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WLU Annual Conference

WLU Literacies for All Summer Institute - Previous Revision

2013 Call for Program Proposals

"Authentic Literacy Events and Social Actions: Celebrating Relationships and Partnerships"

July 18-20, 2013 at Hofstra University, Hempstead, NY 

2013 Proposal Form                  Preconference Proposal Form 

Authentic literacy events drive the many actions in which children and educators engage in order to live the promises of a democratic nation with deep respect for every human being's rights. Sustained authentic literacy events are the substance of what occurs in whole language classrooms; such events cultivate learners who are caring, considerate, responsive, and active within their own lives and the lives of others. Authenticity in learning experiences refers to acts that are real, purposeful, have intention, and occur within relationships. Authentic literacy events may involve a variety of texts, with the idea of 'texts' being interpreted broadly to include: traditional print texts, conversations, digital texts, pieces of music, works of art, dance, images, movies, and other ways of composing and expressing meaning. Authentic learning naturally extends into relationships and partnerships because learning is social. We invite proposals from individuals and members of organizations with commitments to these ideas as part of an effort to bring progressive educators together. The 24th Annual Literacies for All Summer Institute is intended to be a celebration of a wide variety of authentic literacy events, critical learning experiences, strategies, thinking, acting, and doing with an understanding of the social nature of these events.

The Literacies for All Summer Institute is a forum in which progressive educators collaborate and explore the many ways in which we support learners as they inquire, think, engage, investigate, interrogate, and act within and upon their worlds. Since 2013 marks the fiftieth anniversary of many historic events within the civil rights movement, the Chicano movement, the peace movement, the women’s rights movement, the workers’ rights movement, and more, the Institute may serve as a place to share ways in which these historic moments continue to be points of origin for thinking and actions in and beyond classrooms.

Teachers serve learners best when they respond to local needs with an understanding of the diverse state, national, and international communities in which classrooms are nested. The Summer Institute will connect the work of teachers and learners in this increasingly complex world. We look forward to sessions focusing on:

  • Inquiry and other paths through which students address their curiosity
  • Engagements in social action
  • Successful partnerships within and beyond the classroom
  • Teaching for diversity
  • Responsive teaching, learning, and assessments
  • Authentic literacy events using a variety of texts
  • Democratic classrooms
  • Early childhood, childhood, adolescence, and post-secondary settings 

We invite reports of research, teaching demonstrations, stories, songs, movies, reports, memoirs, poems, and other creative and scholarly pieces as they demonstrate the infinite imaginations of teachers and learners in whole language settings. We look forward to narratives and expository pieces that share accomplishments and the challenges we have addressed in learning spaces in which dreams soar and relationships are cultivated with a deep sensitivity to the many diversities that constitute our classrooms and research sites.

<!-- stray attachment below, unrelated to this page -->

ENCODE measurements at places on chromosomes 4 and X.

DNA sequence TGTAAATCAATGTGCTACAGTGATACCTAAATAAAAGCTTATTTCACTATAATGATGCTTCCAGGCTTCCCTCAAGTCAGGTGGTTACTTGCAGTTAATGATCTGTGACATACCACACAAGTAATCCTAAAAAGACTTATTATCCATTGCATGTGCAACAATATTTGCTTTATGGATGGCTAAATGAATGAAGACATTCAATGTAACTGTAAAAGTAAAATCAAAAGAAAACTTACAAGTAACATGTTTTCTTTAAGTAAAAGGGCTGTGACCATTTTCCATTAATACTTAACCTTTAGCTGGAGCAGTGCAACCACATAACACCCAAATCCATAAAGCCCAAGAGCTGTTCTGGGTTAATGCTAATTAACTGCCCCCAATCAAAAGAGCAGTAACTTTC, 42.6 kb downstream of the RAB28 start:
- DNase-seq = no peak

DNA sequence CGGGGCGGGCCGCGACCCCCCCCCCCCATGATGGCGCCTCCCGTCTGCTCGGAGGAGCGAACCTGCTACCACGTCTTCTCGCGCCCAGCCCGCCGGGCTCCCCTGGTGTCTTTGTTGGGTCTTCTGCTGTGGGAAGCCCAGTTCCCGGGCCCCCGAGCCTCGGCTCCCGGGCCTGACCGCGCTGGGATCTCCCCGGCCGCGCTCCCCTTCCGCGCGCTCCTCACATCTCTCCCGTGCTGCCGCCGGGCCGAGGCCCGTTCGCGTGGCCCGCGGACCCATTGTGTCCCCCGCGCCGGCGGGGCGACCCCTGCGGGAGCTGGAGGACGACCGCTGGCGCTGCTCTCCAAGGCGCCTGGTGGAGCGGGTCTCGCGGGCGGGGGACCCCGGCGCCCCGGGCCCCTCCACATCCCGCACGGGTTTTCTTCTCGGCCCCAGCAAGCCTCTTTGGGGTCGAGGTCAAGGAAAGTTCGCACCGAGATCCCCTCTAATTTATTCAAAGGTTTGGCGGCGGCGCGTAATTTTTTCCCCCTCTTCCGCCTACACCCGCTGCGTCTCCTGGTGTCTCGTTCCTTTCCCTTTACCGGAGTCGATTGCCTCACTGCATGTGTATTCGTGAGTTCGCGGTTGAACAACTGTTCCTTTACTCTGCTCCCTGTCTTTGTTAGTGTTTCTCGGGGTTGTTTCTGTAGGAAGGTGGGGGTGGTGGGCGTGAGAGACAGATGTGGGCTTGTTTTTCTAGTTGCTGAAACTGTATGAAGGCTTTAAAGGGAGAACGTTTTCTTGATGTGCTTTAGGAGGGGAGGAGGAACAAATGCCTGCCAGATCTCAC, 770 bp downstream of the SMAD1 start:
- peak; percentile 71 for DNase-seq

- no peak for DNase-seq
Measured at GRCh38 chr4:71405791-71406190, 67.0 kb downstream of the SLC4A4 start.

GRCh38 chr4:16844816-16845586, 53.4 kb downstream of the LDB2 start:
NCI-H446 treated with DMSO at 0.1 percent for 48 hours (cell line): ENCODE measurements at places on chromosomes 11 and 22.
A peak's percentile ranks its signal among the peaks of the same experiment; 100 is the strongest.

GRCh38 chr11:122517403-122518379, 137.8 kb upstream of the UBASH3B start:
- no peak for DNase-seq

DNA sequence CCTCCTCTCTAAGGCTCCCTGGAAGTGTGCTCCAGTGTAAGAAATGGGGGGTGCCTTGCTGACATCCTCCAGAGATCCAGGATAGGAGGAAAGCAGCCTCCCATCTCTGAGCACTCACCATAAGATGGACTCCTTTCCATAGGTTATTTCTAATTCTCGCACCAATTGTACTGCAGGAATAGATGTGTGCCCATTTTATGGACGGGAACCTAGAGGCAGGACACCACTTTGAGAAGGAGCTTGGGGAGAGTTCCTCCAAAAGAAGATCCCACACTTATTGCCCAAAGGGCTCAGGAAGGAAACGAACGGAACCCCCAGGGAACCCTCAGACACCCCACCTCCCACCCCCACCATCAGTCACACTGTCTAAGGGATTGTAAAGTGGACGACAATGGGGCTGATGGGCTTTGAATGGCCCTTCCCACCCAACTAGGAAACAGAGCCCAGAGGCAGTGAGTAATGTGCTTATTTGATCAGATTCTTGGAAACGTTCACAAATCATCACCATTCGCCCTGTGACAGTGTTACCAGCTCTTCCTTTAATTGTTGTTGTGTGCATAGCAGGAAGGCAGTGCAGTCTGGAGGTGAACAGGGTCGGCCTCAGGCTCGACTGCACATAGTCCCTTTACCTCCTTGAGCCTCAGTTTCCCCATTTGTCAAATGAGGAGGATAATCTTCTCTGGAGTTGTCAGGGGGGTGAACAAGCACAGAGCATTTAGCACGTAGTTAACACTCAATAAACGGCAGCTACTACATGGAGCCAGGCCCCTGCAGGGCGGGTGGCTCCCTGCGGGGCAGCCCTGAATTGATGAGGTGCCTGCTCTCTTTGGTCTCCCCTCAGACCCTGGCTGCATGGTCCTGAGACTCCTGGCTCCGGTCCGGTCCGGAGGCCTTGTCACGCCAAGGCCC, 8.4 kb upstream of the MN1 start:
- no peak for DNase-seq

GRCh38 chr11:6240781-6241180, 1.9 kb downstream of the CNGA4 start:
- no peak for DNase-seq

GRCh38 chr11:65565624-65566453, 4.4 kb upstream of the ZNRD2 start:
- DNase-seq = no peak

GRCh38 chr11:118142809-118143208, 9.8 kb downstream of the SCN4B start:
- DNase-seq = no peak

The Literacies for All Summer Institute is a peer reviewed conference. 

MAIL:
2013 Summer Institute Call for Proposals
Sue Gallivan
1111 West Kenyon Road
Urbana, IL 61801

     OR      

 

EMAIL:
Email Proposal Forms
to wlu@ncte.org

 

Proposal Submission Deadline: January 31, 2013
 

Presentation Formats

Workshop (2.5 hours). Organized by a small group of presenters that offer participants an opportunity to engage with a topic. Workshops allow participants to understand theoretical and philosophical considerations, learn about the research foundations upon which the topic is built, and try on specific strategies that they can bring back to their own classrooms. Only a limited number will be accepted. Typically, more than one speaker is involved.

Panel (75 minutes). Enables a group of presenters to discuss a topic in-depth and from multiple perspectives that allow different voices. Note that some may choose to use the panel format as a ‘hosted conversation,’ allowing a group to discuss with a specific person. Such a panel should include the host’s name in the proposal.

Poster/Roundtable (75 minutes). Poster Sessions offer research and teaching ideas mounted on a poster that is displayed for one timeslot in which designers engage participants in conversation about the content of the poster. Roundtable presenters bring a handout that explains a useful and unique classroom strategy, idea, or inquiry that is discussed. These are half hour sessions and speakers may be asked to present twice in given timeslot.

Paper (75 minutes). Paper sessions are an in-depth presentation and discussion of a focal topic/issue. We specifically invite paper session presenters to write a formal paper that will be reviewed for publication in our on-line conference proceedings. It is expected that two to three papers will be presented during this session.

Preconference Workshop (5 hours). The preconference session is a five-hour intensive workshop on Thursday afternoon responding to the WLU goals of teacher support and development, advocacy, and/or political action. Opportunities for participant dialogue and small-group interaction should be provided.  
Preconference Proposal Form

 

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